Not only do we see fewer women than men in leadership roles, but did you also know that organisations lose MORE female leaders than their male leaders.
Research from the House of Commons research shows that in the UK post-pandemic economic recovery, companies with more female leaders outperform those dominated by men. Well we already knew that, didn’t we.
Despite this, according to a study by LeanIn.org and McKinsey & Company, only 27% of women in the workforce hold managerial positions, compared to 72% of men.
While analysis by the Chartered Management Institute (CMI) found that fewer than half (41%) of management roles in the UK workplace are held by women.
For its 2021 Gender Diversity Index, European Women On Boards (EWOB) reviewed and ranked over 600 listed corporations on a national and European level. Their findings were that on average there are 35% of women on corporate boards which is a long way short of the European Commission’s objective of 40%, set out 10 years earlier.
This disparity is even wider for women of colour and other marginalised groups.
Interestingly in 2022, Deloitte predicted that one in four leadership positions in large global technology companies would be held by women.
According to McKinsey, about 10.5% of female leaders left their company in 2021, compared with 9% of male leaders. This is the highest rate of voluntary departures since McKinsey started collecting data in 2017.
This higher rate at which female leaders leave companies is a significant issue that needs to be addressed. When companies lose talented female leaders, they miss out on valuable diversity of thought, perspective, and experience.
So, what causes companies to lose more female leaders than male?
One factor is the lack of women in leadership positions to begin with. When women are underrepresented in leadership roles, it creates a culture that is not supportive or inclusive of women. This can make it more difficult for women to advance and succeed in their careers.
In addition, the lack of representation can also lead to biases and stereotypes that can further marginalise and discriminate against women.
For example, a study by the Harvard Business Review found that women are often seen as less competent than men, even when they have the same qualifications and experience. This can lead to women being passed over for promotions or given fewer challenging assignments.
Another factor is the “leaky pipeline,” or the tendency for women to drop out of the workforce or leave leadership positions at a higher rate than men.
This can be due to a variety of reasons, such as the lack of flexible work arrangements or the lack of support for women who are balancing caregiving responsibilities with their careers.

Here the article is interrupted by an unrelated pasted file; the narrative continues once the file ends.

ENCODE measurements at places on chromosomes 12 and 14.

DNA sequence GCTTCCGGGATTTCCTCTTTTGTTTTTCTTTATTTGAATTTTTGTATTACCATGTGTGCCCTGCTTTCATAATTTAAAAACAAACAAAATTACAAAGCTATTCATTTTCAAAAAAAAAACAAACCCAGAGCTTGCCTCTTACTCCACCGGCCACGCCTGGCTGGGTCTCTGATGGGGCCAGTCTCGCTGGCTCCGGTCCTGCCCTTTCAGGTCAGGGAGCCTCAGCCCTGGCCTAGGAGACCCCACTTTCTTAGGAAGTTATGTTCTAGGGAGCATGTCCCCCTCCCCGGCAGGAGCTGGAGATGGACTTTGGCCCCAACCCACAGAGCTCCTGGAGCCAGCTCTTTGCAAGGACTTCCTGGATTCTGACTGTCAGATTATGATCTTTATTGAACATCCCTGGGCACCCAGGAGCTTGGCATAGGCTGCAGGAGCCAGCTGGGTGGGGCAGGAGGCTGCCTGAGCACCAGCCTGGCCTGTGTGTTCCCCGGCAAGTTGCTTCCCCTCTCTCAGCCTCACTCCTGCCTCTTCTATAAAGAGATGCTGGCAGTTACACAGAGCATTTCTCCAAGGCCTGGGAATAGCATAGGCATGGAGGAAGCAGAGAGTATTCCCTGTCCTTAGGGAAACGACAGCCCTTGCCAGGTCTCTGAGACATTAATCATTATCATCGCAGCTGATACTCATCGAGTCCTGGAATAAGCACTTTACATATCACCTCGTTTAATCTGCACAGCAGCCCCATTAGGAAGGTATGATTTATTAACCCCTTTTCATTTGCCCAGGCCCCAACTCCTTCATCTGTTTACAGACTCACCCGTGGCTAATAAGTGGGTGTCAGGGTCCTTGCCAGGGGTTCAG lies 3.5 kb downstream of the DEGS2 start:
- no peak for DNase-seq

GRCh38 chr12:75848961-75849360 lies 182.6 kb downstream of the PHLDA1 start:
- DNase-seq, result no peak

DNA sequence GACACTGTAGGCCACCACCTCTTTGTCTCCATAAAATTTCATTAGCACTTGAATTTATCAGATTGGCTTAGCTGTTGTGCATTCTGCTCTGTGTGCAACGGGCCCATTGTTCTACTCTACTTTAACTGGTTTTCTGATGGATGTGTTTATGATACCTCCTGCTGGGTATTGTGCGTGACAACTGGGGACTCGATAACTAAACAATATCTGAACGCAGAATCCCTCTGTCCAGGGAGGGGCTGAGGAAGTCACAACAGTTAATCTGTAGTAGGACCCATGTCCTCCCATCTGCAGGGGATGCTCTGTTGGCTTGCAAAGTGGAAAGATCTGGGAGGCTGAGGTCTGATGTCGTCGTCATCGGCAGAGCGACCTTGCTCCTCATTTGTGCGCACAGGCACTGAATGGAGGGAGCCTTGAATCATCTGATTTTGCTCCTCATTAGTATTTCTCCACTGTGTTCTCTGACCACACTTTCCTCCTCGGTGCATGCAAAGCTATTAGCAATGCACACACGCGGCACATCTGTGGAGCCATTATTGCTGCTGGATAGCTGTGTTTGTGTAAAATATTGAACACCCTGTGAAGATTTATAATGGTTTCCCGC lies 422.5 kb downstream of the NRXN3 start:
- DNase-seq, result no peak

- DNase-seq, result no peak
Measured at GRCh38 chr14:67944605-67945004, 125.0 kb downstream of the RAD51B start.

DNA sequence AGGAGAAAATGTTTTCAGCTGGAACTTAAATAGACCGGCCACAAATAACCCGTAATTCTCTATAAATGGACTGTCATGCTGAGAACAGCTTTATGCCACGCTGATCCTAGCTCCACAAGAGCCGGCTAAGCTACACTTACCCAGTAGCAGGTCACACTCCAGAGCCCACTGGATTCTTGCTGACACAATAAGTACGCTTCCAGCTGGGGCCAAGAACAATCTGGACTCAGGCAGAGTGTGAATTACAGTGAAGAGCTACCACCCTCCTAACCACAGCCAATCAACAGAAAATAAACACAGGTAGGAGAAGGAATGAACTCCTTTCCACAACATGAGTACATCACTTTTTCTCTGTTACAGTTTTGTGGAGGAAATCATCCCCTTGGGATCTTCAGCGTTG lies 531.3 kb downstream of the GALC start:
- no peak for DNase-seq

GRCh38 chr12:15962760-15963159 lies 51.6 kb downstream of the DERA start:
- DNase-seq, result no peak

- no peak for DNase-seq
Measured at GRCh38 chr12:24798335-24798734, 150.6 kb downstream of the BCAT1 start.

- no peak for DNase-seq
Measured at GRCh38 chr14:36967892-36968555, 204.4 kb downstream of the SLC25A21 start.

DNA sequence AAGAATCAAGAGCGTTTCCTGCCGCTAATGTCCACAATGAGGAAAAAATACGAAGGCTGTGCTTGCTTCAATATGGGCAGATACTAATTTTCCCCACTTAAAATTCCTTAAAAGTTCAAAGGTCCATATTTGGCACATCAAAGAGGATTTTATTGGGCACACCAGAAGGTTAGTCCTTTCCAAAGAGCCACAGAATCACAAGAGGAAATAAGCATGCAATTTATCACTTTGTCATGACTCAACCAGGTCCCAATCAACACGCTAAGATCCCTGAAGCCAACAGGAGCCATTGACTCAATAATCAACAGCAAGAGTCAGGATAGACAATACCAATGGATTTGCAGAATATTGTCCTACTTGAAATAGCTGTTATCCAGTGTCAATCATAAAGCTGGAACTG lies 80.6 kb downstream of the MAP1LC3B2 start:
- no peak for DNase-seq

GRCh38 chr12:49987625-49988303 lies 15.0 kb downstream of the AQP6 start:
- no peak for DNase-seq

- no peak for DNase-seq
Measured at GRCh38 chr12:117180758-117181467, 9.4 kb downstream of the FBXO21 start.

For example, a study by the Center for American Progress found that women who are caregivers are more likely to leave the workforce or reduce their hours, which can have a negative impact on their careers and earning potential.
The motherhood penalty, or the negative impact that becoming a mother can have on a woman’s career, can also contribute to the loss of female leaders.
A study by the Harvard Business Review found that mothers are less likely to be hired, promoted, or receive fair pay compared to non-mothers.
Discrimination and bias are also major factors in the loss of female leaders. Women may face barriers to advancement or be passed over for promotions due to their gender.
They may also be paid less than their male counterparts for the same work, which can make it more difficult for them to advance and succeed in leadership roles. A report by the National Women’s Law Center found that women in the United States are paid on average 80 cents for every dollar paid to men, with even wider pay gaps for women of colour.
In the UK, women are paid 83p for every £ a man is paid. This pay gap can add up over time, making it more difficult for women to achieve financial security and advance in their careers.
This is a complex issue
In conclusion, the loss of female leaders in companies is a complex issue that is influenced by a variety of factors.
By addressing these issues and creating more supportive and inclusive environments for women, companies can retain and support the female leaders they have and help to bridge the leadership gap.
This is not only good for women, but also for companies, which benefit from the increased profitability, diverse perspectives and skills that female leaders bring to the table.
If you are one of those female leaders leaving or contemplating leaving, I’d LOVE to hear from you in the comments. What’s prompting you to leave and why now?
And if you’d like some support to fully unleash your leadership potential without losing the work-life balance you want and need, let’s talk.
Sometimes a simple conversation is all it takes.